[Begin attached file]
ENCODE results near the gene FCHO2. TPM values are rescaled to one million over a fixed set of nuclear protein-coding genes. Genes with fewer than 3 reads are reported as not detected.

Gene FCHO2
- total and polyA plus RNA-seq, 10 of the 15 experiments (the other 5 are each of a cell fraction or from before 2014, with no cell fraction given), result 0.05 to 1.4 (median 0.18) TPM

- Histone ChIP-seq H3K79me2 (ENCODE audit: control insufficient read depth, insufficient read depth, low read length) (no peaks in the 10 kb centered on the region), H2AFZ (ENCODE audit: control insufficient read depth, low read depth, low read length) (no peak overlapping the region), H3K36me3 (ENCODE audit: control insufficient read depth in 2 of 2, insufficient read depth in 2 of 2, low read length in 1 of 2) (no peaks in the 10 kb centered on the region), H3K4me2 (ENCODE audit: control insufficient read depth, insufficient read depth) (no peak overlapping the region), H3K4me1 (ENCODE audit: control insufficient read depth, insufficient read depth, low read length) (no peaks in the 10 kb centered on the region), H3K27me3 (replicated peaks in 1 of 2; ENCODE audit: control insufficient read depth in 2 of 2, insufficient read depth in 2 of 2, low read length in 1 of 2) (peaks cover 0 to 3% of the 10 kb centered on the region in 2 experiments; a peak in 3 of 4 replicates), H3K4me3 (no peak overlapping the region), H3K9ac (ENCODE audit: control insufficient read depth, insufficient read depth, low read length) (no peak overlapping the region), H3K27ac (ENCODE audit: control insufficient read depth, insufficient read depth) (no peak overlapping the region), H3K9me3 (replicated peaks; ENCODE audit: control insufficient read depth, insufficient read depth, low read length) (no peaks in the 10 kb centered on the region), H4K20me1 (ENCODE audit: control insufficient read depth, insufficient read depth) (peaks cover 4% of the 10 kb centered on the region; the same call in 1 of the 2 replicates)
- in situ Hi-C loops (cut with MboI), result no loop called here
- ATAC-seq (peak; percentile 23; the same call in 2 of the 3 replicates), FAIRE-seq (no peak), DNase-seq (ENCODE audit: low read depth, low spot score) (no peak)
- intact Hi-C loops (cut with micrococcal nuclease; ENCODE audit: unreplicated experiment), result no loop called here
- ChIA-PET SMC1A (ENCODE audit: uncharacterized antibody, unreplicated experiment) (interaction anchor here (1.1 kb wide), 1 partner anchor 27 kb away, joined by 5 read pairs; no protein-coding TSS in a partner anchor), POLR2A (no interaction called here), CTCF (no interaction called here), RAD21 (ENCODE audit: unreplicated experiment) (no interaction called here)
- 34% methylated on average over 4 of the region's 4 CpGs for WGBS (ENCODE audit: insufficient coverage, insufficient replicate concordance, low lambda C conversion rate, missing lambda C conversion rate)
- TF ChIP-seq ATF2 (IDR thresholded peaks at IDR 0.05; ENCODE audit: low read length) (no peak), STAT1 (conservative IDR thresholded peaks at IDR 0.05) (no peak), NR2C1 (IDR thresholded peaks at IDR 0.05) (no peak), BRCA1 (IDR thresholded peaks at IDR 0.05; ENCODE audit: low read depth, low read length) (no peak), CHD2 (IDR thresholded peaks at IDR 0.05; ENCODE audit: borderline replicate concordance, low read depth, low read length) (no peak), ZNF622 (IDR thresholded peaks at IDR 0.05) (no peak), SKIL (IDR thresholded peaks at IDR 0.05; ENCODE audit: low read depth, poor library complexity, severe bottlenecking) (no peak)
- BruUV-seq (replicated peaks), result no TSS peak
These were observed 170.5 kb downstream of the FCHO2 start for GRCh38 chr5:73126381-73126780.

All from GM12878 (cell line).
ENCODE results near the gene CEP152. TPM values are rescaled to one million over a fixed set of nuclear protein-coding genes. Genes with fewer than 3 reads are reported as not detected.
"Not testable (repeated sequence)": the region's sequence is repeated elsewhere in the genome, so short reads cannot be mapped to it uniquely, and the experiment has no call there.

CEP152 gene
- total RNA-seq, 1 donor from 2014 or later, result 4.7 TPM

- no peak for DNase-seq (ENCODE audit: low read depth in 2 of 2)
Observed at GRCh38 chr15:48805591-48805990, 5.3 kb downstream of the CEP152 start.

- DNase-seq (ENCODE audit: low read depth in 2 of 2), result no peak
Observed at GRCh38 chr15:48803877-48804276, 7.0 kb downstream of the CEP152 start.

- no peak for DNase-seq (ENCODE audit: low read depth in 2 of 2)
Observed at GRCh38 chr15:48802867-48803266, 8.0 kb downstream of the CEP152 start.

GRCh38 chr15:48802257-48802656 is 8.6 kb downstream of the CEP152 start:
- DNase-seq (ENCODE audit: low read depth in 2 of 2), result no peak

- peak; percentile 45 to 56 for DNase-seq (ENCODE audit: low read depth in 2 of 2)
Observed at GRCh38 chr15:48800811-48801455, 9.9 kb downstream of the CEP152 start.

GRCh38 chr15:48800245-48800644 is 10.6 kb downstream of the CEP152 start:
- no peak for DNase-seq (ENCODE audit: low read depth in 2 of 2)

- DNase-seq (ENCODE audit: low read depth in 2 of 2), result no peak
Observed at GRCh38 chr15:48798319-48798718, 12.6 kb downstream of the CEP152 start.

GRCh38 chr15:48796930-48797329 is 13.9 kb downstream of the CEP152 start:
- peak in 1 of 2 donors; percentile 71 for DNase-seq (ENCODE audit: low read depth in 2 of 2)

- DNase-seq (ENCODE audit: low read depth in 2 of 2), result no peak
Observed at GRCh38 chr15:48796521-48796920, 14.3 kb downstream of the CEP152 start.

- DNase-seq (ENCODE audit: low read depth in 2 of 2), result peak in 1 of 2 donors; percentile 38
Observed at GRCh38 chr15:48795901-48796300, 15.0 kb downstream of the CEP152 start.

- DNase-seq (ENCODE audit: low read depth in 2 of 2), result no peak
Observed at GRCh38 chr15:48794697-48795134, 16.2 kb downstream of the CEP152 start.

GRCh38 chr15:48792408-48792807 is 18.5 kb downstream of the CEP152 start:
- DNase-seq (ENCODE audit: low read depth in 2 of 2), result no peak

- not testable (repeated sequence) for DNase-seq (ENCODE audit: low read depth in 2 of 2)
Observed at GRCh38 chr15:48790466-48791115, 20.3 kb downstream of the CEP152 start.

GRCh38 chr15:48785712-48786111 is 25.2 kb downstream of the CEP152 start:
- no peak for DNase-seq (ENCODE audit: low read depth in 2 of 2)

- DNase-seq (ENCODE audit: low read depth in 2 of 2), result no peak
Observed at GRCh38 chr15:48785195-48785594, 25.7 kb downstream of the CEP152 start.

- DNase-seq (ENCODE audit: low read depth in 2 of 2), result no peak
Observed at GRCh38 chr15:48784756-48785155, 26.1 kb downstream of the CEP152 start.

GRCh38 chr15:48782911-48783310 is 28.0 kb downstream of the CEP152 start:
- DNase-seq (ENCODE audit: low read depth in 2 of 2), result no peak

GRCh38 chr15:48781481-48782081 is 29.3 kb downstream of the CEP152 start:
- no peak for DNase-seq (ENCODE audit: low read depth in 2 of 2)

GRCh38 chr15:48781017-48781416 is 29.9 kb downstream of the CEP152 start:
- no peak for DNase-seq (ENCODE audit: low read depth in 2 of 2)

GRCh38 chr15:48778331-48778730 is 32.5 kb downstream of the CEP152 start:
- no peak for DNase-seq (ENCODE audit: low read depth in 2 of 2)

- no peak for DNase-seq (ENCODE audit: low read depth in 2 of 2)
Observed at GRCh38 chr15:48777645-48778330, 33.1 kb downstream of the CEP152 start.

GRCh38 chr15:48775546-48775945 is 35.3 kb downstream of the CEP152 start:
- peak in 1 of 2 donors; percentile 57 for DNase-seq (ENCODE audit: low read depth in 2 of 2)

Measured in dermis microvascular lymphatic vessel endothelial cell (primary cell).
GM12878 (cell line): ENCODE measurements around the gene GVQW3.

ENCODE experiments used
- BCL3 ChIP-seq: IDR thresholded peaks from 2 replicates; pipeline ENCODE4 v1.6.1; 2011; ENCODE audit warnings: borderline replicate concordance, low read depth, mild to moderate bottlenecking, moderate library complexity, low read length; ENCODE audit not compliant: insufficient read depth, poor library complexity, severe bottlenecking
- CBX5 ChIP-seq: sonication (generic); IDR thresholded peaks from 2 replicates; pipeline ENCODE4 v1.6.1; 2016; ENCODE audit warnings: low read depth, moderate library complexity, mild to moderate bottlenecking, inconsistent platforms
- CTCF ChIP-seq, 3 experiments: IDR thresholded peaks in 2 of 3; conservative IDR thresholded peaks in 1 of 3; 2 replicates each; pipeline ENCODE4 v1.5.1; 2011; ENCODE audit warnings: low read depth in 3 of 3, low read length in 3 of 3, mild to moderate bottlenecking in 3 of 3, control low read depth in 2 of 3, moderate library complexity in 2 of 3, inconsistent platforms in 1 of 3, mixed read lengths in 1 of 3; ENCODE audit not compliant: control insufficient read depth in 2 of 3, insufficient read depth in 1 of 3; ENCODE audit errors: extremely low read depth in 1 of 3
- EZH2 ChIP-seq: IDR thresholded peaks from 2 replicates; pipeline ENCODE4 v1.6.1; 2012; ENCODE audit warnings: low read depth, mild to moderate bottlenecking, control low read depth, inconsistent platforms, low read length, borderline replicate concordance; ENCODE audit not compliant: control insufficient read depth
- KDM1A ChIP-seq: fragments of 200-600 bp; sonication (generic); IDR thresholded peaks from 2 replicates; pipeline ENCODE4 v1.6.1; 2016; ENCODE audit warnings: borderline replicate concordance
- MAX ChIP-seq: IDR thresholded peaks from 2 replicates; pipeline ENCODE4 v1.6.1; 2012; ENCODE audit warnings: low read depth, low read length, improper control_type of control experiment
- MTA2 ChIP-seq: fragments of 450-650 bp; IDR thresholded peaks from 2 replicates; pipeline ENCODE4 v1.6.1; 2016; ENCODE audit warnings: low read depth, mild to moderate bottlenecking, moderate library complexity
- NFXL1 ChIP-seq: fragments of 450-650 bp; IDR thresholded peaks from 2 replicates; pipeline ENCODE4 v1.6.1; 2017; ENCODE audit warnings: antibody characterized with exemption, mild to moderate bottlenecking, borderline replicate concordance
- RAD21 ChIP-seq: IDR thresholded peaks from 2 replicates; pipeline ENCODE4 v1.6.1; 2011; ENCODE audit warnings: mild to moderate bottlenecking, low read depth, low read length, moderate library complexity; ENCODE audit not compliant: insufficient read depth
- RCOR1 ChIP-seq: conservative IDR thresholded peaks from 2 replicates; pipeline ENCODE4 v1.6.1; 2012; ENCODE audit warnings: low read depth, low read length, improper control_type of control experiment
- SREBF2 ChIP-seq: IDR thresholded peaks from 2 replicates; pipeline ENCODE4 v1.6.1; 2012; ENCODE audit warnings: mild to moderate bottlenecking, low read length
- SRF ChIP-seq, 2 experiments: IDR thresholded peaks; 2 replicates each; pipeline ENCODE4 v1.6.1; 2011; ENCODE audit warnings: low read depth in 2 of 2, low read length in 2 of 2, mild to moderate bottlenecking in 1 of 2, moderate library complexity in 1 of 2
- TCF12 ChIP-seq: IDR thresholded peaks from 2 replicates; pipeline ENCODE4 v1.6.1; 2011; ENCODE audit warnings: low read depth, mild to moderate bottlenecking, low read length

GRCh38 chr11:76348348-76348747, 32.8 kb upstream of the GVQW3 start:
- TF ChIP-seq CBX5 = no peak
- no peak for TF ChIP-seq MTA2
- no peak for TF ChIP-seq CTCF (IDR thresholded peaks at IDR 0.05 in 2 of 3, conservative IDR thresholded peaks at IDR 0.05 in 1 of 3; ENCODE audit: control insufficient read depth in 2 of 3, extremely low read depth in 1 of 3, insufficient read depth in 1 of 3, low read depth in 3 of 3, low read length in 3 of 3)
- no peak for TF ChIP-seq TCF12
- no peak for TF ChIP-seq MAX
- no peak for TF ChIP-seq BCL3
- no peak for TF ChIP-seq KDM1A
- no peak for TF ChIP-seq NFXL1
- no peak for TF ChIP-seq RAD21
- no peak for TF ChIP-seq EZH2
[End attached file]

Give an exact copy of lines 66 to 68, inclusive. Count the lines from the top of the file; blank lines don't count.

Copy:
- CBX5 ChIP-seq: sonication (generic); IDR thresholded peaks from 2 replicates; pipeline ENCODE4 v1.6.1; 2016; ENCODE audit warnings: low read depth, moderate library complexity, mild to moderate bottlenecking, inconsistent platforms
- CTCF ChIP-seq, 3 experiments: IDR thresholded peaks in 2 of 3; conservative IDR thresholded peaks in 1 of 3; 2 replicates each; pipeline ENCODE4 v1.5.1; 2011; ENCODE audit warnings: low read depth in 3 of 3, low read length in 3 of 3, mild to moderate bottlenecking in 3 of 3, control low read depth in 2 of 3, moderate library complexity in 2 of 3, inconsistent platforms in 1 of 3, mixed read lengths in 1 of 3; ENCODE audit not compliant: control insufficient read depth in 2 of 3, insufficient read depth in 1 of 3; ENCODE audit errors: extremely low read depth in 1 of 3
- EZH2 ChIP-seq: IDR thresholded peaks from 2 replicates; pipeline ENCODE4 v1.6.1; 2012; ENCODE audit warnings: low read depth, mild to moderate bottlenecking, control low read depth, inconsistent platforms, low read length, borderline replicate concordance; ENCODE audit not compliant: control insufficient read depth